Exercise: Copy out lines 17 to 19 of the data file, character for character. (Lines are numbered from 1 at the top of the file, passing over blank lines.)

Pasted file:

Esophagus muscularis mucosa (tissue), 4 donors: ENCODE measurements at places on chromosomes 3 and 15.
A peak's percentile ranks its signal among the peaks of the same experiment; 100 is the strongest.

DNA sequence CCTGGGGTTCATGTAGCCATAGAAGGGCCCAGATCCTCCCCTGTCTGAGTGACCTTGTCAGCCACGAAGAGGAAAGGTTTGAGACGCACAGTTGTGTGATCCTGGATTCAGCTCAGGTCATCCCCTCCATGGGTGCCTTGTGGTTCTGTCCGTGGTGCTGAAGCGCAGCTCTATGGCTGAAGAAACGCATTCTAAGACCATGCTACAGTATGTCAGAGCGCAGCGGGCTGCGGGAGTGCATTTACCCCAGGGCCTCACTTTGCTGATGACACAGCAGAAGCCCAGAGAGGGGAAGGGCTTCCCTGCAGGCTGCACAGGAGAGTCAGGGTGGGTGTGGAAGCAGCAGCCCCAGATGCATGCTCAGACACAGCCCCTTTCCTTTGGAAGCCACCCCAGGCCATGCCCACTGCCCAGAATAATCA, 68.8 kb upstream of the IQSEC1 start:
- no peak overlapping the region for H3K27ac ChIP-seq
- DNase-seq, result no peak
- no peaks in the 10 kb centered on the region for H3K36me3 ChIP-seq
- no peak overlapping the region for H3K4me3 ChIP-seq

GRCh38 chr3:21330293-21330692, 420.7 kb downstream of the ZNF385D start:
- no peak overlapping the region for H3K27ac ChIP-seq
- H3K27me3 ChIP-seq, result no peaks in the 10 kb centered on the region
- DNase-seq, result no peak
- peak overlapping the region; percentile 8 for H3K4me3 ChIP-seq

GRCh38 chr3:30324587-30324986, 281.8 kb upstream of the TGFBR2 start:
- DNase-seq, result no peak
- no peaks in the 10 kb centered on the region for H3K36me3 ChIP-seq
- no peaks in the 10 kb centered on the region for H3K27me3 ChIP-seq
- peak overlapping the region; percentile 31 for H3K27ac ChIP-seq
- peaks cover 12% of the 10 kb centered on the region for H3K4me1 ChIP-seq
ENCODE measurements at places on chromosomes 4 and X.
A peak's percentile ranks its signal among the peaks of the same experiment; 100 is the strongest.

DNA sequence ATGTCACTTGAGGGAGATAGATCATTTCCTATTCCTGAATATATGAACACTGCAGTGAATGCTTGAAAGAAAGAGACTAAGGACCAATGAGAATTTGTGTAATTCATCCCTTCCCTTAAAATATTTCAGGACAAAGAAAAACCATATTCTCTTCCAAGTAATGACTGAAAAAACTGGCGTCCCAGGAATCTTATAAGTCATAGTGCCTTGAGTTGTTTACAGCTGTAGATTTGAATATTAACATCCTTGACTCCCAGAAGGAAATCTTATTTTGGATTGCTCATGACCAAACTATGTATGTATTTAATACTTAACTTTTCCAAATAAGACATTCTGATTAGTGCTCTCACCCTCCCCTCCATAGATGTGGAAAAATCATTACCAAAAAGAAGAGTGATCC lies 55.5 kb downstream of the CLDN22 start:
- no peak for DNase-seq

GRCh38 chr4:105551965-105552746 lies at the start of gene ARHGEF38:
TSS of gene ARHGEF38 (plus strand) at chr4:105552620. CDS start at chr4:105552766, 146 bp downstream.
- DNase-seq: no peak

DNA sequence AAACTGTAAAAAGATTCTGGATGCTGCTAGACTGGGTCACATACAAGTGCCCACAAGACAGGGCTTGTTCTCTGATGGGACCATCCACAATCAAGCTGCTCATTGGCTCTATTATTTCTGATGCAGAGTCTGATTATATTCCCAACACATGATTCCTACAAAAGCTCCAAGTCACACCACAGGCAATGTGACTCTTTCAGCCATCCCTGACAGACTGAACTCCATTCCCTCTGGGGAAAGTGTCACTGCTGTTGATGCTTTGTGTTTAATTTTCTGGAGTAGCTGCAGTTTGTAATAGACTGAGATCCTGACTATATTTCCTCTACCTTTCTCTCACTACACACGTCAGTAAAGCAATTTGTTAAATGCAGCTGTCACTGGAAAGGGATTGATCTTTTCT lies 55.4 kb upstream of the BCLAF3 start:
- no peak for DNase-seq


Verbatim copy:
- peak overlapping the region; percentile 31 for H3K27ac ChIP-seq
- peaks cover 12% of the 10 kb centered on the region for H3K4me1 ChIP-seq
ENCODE measurements at places on chromosomes 4 and X.